Even though she speaks some of the most powerful eman­ cipatory lines in English poetry, Oothoon’s words remain a lament, a faint cry delivered on the margins of history. It seems that neither Oothoon nor the Daughters of Albion, in fact, reap much benefit from the revolutionary fires of Ore which con­ sume British colonialism in Blake’s America (1793) and Euro­ pean monarchy in Europe (1794), for both Oothoon and the Daughters lack a political constituency that can voice their demands. Moreover, the very utopian energy of O othoon’s protestations becomes the measure of her historical marginality, for she struggles in vain to find a place from which to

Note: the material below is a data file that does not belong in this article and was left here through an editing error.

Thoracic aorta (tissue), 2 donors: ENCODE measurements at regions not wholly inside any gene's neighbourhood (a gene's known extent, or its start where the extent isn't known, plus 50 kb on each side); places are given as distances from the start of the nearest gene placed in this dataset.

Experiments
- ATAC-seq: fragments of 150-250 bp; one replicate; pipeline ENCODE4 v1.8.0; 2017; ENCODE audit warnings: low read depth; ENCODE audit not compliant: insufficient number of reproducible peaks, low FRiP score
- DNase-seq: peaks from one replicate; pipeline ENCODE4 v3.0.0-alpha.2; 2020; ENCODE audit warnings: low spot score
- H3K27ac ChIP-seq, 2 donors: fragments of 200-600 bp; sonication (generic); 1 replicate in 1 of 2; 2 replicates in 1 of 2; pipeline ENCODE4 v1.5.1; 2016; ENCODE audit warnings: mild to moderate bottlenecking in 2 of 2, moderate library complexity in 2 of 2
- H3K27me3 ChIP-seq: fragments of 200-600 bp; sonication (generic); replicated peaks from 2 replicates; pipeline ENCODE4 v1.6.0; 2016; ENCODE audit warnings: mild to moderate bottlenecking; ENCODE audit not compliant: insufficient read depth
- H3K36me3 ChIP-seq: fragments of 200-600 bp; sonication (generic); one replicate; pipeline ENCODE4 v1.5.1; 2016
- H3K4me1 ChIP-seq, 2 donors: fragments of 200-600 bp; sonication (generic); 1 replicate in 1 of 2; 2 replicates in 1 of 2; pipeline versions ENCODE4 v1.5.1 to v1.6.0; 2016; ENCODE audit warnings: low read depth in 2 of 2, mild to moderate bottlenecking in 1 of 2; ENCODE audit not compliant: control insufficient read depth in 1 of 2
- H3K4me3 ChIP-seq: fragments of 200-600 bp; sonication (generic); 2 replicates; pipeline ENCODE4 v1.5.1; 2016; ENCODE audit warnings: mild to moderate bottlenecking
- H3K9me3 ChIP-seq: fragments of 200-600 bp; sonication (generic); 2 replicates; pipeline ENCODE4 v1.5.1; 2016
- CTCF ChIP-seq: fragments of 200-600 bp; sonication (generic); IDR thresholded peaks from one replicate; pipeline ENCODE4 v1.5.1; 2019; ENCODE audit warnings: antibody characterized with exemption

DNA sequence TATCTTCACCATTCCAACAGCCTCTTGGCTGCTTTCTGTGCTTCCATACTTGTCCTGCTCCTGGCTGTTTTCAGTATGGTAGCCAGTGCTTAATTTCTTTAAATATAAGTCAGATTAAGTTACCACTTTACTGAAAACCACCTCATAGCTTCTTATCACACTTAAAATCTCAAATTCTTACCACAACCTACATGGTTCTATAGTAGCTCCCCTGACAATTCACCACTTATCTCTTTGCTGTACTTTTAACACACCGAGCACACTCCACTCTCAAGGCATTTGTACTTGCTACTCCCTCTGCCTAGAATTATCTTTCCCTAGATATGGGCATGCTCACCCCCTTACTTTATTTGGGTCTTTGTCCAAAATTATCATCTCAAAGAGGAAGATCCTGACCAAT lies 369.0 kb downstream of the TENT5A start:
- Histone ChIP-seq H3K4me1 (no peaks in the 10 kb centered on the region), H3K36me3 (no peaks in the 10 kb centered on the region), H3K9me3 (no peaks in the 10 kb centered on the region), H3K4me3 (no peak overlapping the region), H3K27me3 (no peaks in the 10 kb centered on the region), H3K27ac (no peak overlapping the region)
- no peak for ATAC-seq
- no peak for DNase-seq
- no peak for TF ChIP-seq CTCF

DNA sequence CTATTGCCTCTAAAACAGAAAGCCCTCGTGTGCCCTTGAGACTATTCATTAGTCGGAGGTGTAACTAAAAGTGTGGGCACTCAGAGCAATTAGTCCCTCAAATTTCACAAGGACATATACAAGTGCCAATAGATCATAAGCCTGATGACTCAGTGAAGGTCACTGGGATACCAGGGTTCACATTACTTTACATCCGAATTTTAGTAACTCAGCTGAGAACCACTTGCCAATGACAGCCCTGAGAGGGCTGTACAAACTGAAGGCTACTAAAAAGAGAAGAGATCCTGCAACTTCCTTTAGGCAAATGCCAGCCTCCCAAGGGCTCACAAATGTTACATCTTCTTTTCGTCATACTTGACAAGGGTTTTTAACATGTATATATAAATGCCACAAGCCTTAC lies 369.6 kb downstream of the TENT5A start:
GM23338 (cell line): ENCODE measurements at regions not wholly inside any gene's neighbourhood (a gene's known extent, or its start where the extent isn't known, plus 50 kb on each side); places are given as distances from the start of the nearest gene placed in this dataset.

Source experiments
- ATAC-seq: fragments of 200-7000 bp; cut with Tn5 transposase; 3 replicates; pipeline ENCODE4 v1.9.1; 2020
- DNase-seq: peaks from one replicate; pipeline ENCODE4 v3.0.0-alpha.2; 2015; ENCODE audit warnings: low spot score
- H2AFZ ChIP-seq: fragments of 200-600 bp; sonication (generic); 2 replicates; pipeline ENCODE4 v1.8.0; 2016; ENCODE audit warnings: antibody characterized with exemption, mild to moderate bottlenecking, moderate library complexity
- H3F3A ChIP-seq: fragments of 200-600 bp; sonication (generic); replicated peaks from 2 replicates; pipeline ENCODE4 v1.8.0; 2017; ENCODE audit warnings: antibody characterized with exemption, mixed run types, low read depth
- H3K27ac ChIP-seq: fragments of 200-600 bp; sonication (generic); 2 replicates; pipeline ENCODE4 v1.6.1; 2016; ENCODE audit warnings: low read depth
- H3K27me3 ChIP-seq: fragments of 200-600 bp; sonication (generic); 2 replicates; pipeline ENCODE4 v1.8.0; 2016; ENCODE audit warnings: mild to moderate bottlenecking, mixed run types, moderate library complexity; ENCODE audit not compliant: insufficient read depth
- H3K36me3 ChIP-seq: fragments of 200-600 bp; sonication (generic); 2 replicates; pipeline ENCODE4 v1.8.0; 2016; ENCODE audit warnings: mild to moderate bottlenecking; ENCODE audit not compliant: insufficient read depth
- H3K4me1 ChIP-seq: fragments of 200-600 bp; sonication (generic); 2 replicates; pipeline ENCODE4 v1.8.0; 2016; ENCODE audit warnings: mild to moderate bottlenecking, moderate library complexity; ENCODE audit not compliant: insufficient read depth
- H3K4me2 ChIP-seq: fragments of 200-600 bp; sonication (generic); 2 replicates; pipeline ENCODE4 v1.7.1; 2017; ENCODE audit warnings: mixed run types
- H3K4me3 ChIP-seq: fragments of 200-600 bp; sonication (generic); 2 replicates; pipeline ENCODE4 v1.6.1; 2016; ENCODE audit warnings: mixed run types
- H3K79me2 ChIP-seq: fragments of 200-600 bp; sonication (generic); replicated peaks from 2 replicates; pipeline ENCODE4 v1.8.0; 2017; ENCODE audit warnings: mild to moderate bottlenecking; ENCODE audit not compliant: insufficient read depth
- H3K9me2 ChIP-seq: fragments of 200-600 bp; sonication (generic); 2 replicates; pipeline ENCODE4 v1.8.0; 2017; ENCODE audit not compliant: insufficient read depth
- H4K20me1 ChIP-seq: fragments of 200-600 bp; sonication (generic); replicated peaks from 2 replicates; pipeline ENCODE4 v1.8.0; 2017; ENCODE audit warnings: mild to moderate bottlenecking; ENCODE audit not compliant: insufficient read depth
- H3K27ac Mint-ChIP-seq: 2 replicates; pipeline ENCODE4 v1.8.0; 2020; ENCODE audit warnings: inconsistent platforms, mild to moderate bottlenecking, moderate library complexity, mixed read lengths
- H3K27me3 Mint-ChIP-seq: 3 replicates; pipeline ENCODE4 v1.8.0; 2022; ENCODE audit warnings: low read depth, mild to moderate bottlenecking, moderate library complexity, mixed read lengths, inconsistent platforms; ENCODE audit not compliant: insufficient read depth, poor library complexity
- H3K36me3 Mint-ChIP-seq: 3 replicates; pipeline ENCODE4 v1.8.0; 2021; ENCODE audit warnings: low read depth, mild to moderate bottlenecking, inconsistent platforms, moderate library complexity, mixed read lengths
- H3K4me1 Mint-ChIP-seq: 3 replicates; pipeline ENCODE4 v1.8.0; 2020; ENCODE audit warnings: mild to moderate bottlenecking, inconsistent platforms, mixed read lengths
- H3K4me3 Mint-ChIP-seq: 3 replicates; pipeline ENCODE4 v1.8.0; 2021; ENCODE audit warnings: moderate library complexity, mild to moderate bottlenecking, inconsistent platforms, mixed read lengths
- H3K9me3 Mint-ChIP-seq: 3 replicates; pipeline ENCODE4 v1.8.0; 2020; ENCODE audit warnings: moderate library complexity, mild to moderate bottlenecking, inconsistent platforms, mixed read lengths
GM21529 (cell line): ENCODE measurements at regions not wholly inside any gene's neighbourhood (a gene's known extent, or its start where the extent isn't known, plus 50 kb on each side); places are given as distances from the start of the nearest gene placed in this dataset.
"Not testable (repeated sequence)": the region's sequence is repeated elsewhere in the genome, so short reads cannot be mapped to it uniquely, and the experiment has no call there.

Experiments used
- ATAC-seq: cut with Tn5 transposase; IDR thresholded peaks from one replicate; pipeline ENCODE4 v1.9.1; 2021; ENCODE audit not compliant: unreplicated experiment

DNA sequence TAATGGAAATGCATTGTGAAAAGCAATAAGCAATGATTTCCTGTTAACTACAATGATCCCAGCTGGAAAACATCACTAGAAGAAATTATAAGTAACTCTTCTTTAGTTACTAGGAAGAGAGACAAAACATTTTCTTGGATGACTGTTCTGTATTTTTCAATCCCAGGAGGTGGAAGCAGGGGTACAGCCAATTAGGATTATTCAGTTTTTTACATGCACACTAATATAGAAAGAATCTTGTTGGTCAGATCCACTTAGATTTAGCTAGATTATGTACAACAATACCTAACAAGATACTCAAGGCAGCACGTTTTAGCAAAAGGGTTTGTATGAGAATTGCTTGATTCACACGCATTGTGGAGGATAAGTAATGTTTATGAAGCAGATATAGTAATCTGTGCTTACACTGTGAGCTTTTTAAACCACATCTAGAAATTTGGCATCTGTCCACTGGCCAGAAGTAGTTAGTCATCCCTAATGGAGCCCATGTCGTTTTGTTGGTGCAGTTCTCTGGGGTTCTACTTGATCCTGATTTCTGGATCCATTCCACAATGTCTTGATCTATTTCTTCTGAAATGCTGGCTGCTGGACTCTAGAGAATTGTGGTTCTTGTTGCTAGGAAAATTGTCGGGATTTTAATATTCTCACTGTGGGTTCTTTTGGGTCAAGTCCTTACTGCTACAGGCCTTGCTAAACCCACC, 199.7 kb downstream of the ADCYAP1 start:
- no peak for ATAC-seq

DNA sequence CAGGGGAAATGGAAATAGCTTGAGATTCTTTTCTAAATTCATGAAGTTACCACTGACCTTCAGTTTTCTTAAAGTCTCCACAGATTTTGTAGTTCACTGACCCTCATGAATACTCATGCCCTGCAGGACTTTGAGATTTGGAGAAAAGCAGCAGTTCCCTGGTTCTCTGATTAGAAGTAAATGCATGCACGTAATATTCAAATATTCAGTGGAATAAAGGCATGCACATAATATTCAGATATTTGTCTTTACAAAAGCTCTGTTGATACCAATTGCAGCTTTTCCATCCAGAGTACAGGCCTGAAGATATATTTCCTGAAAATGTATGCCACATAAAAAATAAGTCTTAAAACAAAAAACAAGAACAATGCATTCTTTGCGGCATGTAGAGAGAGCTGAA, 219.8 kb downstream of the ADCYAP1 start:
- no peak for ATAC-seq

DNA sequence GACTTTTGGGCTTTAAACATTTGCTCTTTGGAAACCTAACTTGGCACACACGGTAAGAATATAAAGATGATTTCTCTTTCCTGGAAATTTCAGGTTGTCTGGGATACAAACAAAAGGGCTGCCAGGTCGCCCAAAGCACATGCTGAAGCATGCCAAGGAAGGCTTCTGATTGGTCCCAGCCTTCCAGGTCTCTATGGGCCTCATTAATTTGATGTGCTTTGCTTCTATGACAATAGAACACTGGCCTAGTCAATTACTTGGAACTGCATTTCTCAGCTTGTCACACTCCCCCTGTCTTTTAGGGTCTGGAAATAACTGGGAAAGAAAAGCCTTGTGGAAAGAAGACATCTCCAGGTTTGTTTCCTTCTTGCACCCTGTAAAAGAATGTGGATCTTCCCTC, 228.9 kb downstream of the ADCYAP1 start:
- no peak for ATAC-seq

speak within the violent hierarchies that constrain her. Politic­ ally, like the Daughters of Albion (who, as the opening lines of the poem hint, are a “ trembling lamentation” 1.1), Oothoon is condemned to vocal insubstantiality. In a bitter irony, she shifts between ringing declaration and silence, unheard.